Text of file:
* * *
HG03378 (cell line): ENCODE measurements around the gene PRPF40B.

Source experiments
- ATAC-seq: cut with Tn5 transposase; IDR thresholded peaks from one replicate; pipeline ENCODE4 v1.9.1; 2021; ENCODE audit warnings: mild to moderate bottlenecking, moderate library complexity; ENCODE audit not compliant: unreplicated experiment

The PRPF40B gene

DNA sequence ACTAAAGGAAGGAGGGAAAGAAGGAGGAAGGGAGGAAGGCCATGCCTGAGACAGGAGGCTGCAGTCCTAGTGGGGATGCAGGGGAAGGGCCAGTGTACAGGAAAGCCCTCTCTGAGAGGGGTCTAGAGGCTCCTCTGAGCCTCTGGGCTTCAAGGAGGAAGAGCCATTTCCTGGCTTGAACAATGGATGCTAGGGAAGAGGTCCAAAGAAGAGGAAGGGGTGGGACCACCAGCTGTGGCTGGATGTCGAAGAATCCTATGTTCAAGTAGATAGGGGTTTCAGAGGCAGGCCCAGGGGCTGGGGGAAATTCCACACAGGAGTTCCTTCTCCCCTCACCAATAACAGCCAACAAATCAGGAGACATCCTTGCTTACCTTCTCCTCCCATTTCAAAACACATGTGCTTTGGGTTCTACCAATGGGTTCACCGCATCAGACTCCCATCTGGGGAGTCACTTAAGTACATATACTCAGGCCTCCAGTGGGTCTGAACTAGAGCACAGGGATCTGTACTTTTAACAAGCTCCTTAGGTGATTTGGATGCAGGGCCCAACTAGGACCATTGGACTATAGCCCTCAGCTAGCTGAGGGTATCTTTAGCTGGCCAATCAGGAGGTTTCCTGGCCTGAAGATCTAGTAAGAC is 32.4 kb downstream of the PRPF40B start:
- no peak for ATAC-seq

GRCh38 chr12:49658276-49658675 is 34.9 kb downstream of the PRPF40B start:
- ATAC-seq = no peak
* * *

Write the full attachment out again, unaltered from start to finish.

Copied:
HG03378 (cell line): ENCODE measurements around the gene PRPF40B.

Source experiments
- ATAC-seq: cut with Tn5 transposase; IDR thresholded peaks from one replicate; pipeline ENCODE4 v1.9.1; 2021; ENCODE audit warnings: mild to moderate bottlenecking, moderate library complexity; ENCODE audit not compliant: unreplicated experiment

The PRPF40B gene

DNA sequence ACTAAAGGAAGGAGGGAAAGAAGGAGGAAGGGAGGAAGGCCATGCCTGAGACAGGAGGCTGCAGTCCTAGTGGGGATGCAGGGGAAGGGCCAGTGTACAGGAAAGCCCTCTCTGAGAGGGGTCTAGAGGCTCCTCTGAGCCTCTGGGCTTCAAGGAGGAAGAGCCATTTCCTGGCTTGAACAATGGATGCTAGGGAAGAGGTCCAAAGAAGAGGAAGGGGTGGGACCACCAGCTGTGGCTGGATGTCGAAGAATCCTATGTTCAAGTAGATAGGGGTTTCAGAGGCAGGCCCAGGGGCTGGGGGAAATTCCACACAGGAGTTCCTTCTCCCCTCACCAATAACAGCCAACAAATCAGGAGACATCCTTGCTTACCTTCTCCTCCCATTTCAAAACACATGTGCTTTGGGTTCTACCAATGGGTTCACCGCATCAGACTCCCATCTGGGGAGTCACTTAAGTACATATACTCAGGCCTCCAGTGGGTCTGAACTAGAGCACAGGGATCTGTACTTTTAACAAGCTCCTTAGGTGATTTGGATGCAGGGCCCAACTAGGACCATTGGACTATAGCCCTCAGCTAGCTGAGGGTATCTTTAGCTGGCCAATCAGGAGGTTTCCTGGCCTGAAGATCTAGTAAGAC is 32.4 kb downstream of the PRPF40B start:
- no peak for ATAC-seq

GRCh38 chr12:49658276-49658675 is 34.9 kb downstream of the PRPF40B start:
- ATAC-seq = no peak